Another implication is presented because professionals and researchers consider in MOOCs an analysis beyond elements such as motivation, satisfaction, abandonment, use of tools and more. This study reflects that although the interest in the selection of articles was also oriented in the MOOCs, the number obtained was low, which implies that in this offering, the topic of mediation was mostly not considered and especially that of a pedagogical type; therefore, this type of research should be strengthened.
As for online training processes without the presence of teachers and in order to improve these practices, it is necessary to emphasize the importance of mediation and the need to further explore these training offers. This study makes it evident that a good number of publications that are the product of systematic mapping, are oriented to experiences with teaching accompaniment. The research under this perspective can be an interesting help to improve the experience in self-training spaces.
This work intends to contribute to teachers, designers, and researchers to provide support that leads to enrich the mediation processes for learning environments. This paper is an invitation to continue deepening on mediation processes.

Author Contributions

Conceptualization, G.R.-C. and M.-S.R.-M.; methodology, G.R.-C. and M.-S.R.-M.; validation, M.-S.R.-M.; formal analysis, G.R.-C.; investigation, G.R.-C.; resources, G.R.-C.; data curation, G.R.-C.; writing—original draft preparation, G.R.-C.; writing—review and editing, G.R.-C. and M.-S.R.-M.; visualization, G.R.-C.; supervision, M.-S.R.-M. All authors have read and agreed to the published version of the manuscript.


This research was funded by Universidad Técnica Particular de Loja (Ecuador).

Institutional Review Board Statement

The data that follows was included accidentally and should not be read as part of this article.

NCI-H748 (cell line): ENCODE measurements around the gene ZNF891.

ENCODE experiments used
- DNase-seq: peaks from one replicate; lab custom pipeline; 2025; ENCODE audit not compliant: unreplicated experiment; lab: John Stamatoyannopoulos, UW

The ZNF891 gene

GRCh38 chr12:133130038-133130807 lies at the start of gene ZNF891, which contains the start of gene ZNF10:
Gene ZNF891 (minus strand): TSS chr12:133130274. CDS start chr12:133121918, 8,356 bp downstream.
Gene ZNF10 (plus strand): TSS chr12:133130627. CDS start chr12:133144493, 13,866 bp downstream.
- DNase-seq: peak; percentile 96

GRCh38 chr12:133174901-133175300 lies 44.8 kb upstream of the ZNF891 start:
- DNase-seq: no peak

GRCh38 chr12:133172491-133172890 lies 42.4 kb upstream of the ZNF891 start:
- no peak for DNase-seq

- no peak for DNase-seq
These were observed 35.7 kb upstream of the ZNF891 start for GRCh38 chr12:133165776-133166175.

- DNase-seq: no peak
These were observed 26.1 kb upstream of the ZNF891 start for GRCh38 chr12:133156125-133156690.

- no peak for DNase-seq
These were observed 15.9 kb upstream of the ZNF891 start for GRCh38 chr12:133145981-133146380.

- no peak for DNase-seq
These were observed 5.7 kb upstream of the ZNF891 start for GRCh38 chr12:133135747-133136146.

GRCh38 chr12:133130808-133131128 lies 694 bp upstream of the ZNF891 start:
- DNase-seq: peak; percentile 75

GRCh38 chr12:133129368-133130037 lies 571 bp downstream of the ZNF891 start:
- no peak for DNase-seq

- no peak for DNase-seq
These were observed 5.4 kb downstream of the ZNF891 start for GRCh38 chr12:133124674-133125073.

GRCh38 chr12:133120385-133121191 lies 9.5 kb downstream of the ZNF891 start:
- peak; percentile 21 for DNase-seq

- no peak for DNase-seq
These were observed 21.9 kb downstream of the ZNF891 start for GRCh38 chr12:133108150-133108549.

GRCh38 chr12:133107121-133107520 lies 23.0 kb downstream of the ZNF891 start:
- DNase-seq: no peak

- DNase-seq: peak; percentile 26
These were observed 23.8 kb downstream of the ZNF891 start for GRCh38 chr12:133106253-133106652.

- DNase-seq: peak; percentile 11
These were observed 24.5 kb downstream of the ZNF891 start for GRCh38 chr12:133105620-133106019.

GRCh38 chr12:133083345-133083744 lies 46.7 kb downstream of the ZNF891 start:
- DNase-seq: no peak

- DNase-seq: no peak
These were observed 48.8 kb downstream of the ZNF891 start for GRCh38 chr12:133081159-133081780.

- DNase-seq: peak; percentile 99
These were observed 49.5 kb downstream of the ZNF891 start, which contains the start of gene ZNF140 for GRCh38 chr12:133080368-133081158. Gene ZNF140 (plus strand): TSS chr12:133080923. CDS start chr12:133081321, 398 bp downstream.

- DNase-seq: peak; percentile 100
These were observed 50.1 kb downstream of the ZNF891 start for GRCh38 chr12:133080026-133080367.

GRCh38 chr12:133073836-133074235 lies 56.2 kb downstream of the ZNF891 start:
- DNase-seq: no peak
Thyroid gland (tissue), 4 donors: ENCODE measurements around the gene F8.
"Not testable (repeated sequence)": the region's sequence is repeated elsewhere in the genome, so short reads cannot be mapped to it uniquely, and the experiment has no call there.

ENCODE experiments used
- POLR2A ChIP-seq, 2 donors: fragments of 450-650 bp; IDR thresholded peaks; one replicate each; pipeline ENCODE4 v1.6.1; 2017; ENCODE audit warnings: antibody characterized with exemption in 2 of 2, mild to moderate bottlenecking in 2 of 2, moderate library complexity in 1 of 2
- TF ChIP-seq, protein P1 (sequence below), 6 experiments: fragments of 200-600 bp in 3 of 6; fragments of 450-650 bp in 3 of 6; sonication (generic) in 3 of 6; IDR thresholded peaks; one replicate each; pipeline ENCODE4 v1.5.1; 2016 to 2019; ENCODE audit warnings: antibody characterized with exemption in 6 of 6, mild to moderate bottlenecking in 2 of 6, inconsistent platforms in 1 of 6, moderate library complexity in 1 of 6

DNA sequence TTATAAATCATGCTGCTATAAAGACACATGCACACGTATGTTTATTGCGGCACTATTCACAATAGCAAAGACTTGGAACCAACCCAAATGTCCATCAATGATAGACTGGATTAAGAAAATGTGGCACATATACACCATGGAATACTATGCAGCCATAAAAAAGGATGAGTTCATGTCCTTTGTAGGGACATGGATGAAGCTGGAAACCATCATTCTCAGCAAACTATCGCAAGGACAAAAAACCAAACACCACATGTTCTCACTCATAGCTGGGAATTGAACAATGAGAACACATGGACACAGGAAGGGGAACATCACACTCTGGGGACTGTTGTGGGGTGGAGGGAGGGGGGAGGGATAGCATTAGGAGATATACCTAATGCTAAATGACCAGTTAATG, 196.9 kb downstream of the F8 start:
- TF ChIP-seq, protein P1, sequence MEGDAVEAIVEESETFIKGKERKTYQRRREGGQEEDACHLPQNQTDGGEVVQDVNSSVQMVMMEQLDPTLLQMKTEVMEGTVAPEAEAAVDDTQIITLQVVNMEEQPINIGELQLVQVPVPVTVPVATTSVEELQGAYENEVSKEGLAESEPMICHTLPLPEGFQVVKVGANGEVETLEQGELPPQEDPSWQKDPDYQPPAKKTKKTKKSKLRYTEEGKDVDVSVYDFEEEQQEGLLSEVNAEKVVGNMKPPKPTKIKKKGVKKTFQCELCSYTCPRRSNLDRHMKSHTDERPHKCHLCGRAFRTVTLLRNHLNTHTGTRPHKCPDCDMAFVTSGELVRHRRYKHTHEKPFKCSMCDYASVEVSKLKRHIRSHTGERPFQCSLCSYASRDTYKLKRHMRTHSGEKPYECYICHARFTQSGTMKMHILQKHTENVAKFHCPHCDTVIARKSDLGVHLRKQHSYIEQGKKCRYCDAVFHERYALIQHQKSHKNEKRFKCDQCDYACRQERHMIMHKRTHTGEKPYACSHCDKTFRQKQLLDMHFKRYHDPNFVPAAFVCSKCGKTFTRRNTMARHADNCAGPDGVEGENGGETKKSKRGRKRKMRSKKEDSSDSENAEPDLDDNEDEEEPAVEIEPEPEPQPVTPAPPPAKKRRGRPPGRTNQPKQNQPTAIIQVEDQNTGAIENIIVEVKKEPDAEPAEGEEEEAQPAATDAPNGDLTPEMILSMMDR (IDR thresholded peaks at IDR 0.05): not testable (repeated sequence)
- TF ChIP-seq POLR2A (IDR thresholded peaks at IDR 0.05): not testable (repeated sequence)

Not applicable.

Informed Consent Statement

Not applicable.

Data Availability Statement

The access site to the database of the articles under study can be found at the following address: (accessed on 10 January 2022).


The authors acknowledge the technical support of Writing Lab, Institute for the Future of Education, Tecnológico de Monterrey, Mexico, in the production of this work. We would also like to thank the Universidad Técnica Particular de Loja, Ecuador for their support.

Conflicts of Interest

The authors declare no conflict of interest.


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Figure 1. Methodological process for the design of the mapping.
Figure 1. Methodological process for the design of the mapping.
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Figure 2. PRISMA 2009 flow diagram for the systematic literature mapping.
Figure 2. PRISMA 2009 flow diagram for the systematic literature mapping.
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Figure 3. Number of articles identified in Scopus and WOS from 2015 to 2020 by type of methodology.
Figure 3. Number of articles identified in Scopus and WOS from 2015 to 2020 by type of methodology.
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Figure 4. Most cited articles (the first 24 places), [75], [71], [80,81,82,83,84,85,86,87,88,89,90,91], [65], [92,93,94,95,96,97,98,99,100].